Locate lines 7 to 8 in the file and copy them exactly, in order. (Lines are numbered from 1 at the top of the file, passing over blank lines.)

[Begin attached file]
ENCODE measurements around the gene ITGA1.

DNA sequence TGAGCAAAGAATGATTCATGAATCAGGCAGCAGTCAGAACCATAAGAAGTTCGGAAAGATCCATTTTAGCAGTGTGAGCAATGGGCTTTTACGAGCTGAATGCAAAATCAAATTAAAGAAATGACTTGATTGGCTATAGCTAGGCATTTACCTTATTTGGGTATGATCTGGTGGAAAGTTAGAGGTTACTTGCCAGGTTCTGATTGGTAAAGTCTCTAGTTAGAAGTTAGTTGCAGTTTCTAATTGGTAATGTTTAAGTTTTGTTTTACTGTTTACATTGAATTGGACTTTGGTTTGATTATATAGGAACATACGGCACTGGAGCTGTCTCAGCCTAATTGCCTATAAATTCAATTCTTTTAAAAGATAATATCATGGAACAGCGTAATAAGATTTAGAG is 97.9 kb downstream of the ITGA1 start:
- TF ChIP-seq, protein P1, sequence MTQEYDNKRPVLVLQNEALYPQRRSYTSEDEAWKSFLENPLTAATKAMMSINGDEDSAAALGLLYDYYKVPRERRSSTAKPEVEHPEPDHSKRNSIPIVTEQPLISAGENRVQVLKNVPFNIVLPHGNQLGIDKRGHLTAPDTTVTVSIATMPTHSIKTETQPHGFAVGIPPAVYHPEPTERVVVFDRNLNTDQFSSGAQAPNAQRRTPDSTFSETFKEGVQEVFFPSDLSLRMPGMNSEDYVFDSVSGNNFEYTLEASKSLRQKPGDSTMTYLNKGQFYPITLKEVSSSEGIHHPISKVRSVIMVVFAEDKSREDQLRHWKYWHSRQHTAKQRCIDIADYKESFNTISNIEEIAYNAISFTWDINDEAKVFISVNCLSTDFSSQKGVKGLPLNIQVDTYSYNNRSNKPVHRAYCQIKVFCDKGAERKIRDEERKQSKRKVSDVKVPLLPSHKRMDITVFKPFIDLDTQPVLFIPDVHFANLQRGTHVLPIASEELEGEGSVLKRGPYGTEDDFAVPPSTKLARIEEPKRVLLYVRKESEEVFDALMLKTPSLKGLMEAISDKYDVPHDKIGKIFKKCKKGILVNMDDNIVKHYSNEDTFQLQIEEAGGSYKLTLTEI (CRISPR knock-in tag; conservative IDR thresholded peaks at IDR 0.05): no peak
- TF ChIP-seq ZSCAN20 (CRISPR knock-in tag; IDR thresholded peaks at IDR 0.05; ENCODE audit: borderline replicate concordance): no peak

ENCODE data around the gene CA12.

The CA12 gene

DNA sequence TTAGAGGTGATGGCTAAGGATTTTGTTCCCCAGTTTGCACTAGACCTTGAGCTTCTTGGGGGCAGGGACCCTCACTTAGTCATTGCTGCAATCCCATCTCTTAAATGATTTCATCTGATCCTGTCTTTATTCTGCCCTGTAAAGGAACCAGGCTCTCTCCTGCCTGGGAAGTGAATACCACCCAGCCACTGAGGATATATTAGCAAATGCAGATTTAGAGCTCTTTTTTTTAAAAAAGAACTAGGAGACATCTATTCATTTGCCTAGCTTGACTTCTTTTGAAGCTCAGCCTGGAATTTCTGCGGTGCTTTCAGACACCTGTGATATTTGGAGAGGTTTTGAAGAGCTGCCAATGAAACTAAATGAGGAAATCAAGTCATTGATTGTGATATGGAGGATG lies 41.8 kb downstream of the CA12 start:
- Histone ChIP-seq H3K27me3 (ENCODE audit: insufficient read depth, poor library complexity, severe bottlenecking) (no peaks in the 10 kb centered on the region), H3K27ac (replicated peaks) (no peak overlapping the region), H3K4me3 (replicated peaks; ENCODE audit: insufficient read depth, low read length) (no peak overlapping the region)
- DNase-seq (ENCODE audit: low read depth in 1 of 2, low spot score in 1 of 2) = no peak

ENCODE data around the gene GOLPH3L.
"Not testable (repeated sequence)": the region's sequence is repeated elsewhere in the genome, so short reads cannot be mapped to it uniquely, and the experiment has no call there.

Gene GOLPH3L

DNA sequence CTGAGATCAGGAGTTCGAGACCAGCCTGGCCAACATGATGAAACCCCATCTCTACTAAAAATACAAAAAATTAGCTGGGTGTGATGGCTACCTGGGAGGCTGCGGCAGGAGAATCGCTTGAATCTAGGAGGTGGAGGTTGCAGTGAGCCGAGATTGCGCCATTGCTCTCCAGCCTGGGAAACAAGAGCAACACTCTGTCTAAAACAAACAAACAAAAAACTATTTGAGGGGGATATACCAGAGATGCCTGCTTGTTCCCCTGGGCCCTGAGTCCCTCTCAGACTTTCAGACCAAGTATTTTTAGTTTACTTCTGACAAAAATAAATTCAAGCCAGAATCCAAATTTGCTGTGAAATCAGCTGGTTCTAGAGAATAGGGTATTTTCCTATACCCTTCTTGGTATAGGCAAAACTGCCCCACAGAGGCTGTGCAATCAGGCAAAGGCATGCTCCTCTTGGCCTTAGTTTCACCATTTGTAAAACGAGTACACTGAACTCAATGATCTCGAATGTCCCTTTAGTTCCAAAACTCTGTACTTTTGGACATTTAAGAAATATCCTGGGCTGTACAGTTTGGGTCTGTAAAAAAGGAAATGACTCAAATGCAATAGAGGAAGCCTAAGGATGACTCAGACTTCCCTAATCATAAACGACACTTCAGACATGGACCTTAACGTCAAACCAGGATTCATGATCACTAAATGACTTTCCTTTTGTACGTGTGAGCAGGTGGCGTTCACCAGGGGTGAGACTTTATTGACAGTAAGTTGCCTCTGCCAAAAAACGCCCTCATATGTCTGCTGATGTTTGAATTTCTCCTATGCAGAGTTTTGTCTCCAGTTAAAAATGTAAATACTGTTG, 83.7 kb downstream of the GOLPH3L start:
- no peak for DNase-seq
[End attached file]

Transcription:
DNA sequence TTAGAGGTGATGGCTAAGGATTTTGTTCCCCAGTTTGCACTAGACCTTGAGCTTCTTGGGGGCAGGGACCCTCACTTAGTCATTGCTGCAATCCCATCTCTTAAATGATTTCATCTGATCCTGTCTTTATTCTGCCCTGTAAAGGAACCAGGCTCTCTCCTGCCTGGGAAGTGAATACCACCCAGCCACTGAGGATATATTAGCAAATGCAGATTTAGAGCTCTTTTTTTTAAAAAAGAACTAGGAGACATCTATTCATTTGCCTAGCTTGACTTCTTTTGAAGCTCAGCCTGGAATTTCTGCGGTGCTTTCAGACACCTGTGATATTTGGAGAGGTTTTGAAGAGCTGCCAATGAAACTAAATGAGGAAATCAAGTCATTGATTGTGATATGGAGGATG lies 41.8 kb downstream of the CA12 start:
- Histone ChIP-seq H3K27me3 (ENCODE audit: insufficient read depth, poor library complexity, severe bottlenecking) (no peaks in the 10 kb centered on the region), H3K27ac (replicated peaks) (no peak overlapping the region), H3K4me3 (replicated peaks; ENCODE audit: insufficient read depth, low read length) (no peak overlapping the region)